Existing Home Sales fell by a dramatic -11.7% to an annualized pace of 4.89 million homes. This however must be taken into context with the record numbers from August of 5.54 million units. The drop in sales, even in a time of very low interest rates, shows the impact of the nearly four million workers on unemployment and the continuing layoff announcements. The slowdown in sales impacted the average selling price which fell -3.6% and showed the competitiveness of the resale market. Comments from the Dallas Fed head on Wednesday indicated that future rate cuts, at least one more, were on tap. Analysts are now speculating that this cut could be for 50 basis points again. Once rates start back up the sales numbers will slow even more if the job market does not pick up. The next Fed meeting is Nov-6th.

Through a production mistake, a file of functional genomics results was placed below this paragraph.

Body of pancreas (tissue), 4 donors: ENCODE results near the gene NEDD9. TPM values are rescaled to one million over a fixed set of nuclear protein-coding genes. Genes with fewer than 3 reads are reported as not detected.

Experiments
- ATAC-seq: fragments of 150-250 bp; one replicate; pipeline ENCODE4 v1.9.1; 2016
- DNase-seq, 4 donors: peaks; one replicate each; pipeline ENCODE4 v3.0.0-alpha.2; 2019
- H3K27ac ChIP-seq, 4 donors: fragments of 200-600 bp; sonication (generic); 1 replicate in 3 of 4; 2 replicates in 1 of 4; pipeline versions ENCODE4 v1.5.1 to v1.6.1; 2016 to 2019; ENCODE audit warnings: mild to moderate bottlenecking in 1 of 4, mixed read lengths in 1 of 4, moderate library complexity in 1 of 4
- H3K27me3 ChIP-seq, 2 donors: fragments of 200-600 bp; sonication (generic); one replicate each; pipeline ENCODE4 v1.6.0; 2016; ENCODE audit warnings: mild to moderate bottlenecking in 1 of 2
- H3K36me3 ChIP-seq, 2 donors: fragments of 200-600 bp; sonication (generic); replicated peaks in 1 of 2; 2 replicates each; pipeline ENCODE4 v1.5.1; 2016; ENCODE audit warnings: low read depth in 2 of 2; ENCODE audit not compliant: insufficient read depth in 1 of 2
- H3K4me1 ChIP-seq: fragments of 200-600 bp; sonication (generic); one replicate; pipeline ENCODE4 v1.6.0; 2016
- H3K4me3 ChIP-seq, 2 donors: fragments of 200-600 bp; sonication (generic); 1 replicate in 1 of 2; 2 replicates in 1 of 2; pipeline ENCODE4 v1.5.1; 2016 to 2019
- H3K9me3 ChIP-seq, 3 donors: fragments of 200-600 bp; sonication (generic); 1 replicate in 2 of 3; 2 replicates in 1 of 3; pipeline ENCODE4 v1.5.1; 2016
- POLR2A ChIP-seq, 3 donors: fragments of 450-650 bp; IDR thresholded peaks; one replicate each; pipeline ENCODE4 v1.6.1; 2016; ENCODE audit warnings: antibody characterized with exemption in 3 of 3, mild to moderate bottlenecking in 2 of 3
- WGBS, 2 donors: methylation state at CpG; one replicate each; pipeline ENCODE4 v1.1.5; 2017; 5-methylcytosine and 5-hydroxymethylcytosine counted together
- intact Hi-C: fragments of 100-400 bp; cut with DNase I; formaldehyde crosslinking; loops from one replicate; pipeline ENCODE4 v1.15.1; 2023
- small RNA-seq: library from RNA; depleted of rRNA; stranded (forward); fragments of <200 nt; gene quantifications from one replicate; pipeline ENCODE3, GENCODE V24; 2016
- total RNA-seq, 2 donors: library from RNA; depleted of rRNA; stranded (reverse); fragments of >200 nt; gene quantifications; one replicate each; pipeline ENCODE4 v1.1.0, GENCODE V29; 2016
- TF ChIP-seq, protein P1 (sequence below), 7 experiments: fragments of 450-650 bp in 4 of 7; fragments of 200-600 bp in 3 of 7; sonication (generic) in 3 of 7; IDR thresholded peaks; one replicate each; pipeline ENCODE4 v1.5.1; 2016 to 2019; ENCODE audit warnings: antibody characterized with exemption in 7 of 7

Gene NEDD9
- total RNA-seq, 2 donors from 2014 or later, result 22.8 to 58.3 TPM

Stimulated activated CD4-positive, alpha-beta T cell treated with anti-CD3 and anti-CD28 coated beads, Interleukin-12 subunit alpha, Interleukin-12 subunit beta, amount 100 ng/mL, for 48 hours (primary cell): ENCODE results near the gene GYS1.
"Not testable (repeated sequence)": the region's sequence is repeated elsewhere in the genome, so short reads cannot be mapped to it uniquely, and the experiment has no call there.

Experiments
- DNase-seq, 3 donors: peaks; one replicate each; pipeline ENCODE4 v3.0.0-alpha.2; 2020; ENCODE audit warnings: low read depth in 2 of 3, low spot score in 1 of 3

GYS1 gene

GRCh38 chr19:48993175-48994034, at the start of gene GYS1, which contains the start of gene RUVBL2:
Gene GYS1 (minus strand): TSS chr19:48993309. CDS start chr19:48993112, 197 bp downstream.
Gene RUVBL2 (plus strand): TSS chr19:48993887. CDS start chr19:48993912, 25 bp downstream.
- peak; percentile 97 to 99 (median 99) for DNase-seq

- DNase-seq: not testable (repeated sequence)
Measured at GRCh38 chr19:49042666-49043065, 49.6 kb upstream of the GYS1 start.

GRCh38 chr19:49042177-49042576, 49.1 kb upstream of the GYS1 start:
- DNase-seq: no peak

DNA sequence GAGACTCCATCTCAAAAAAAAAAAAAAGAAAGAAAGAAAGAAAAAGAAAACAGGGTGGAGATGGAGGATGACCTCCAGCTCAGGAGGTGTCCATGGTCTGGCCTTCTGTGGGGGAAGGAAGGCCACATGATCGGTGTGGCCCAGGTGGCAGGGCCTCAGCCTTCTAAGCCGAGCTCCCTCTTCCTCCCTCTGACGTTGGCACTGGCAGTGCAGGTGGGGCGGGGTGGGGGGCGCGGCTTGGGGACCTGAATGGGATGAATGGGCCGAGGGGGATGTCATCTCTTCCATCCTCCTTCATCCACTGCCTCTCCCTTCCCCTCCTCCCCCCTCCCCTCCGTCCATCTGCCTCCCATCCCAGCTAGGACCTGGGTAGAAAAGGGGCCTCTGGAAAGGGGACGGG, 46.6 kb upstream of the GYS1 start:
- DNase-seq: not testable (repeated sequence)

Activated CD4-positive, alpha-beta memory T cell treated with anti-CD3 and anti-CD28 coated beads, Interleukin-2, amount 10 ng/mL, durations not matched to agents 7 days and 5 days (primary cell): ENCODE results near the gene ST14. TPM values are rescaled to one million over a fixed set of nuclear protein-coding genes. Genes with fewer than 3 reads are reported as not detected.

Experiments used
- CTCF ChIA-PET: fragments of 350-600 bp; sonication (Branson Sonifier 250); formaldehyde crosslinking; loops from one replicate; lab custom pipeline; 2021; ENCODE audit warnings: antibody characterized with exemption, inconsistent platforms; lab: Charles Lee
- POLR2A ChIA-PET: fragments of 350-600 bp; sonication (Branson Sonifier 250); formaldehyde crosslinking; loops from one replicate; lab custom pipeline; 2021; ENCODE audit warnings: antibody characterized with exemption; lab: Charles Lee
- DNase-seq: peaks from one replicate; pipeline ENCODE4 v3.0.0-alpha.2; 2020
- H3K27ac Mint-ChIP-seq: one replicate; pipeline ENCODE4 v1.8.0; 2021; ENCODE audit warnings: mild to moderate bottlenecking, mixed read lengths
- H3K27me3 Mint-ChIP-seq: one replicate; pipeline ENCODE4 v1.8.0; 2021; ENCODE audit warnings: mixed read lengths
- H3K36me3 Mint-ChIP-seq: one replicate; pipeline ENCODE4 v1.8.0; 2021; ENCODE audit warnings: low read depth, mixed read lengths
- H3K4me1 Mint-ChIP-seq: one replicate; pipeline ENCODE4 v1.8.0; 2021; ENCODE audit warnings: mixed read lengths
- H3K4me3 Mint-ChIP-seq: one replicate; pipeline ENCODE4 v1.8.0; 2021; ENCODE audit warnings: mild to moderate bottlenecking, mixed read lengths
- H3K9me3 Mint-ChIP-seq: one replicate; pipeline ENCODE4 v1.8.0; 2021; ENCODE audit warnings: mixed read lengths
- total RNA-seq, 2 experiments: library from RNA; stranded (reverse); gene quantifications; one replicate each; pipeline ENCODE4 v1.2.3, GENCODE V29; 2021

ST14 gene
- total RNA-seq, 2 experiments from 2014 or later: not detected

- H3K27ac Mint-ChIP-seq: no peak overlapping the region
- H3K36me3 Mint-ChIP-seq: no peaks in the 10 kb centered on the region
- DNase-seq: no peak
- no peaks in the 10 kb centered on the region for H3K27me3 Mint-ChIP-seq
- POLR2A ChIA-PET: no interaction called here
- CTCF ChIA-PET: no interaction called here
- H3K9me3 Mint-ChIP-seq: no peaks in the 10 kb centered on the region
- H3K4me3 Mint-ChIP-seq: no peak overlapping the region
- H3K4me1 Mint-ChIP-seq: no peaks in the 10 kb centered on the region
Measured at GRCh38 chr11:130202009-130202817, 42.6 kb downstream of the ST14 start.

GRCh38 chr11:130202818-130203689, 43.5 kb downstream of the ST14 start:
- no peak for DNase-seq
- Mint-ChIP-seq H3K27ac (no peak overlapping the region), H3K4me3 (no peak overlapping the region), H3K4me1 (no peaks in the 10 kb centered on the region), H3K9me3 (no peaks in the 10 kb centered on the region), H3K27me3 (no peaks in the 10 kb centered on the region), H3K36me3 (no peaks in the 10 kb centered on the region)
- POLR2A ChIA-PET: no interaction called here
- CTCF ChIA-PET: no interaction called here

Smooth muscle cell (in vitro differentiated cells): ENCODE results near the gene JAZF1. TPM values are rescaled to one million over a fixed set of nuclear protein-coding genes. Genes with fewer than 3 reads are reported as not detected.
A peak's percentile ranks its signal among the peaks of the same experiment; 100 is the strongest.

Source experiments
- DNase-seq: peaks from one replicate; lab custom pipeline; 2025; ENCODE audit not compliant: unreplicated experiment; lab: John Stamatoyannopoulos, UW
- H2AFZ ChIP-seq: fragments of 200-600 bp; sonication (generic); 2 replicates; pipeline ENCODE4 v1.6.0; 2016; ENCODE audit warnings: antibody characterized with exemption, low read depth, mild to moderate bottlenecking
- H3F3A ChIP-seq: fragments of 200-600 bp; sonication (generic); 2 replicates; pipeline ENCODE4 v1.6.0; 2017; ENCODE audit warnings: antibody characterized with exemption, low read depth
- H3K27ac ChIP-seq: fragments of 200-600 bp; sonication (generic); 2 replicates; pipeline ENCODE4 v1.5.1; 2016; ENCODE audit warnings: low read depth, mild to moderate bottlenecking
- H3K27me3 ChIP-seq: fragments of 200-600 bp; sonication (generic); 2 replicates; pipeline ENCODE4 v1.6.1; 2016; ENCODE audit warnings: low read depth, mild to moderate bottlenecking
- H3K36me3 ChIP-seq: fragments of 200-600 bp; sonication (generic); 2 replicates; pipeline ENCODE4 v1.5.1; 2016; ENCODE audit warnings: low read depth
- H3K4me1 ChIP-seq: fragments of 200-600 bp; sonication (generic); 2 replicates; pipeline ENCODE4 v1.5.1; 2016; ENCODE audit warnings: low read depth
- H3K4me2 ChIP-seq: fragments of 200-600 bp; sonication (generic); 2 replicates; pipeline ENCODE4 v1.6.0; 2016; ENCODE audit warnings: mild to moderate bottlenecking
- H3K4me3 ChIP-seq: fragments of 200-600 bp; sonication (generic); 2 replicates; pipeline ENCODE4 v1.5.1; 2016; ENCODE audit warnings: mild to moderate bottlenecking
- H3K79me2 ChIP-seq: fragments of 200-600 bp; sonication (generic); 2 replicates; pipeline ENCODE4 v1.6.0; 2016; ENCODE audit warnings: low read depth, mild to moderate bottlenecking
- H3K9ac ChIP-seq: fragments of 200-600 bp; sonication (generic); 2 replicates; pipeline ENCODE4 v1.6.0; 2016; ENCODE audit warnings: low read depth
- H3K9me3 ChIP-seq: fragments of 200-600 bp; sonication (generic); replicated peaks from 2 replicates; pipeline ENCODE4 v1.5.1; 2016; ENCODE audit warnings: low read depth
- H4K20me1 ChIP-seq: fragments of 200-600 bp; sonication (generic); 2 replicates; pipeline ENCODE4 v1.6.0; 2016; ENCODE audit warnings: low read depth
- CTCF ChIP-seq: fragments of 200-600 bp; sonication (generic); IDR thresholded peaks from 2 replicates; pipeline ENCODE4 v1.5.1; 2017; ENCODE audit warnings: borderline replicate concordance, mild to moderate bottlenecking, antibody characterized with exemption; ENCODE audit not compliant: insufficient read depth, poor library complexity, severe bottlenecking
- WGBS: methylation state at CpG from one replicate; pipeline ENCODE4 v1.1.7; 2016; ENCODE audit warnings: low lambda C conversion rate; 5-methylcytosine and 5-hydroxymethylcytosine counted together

The Employment Cost Index showed labor costs rising +1.0% but overall job cost inflation is almost nonexistent. The biggest gain was in benefit costs which rose +1.6% which was pushed by medical insurance. Employers are offering more benefits for workers that escaped the layoffs to ease the fears of future job losses. Wage growth is still decelerating compared with the +5.0% average from last year. That growth has fallen to only +3.7% in the last quarter. Help wanted ads continued to fall as well with the help wanted index falling to a decade low of 52 indicating that there is zero pickup in hiring and wages are likely to continue falling.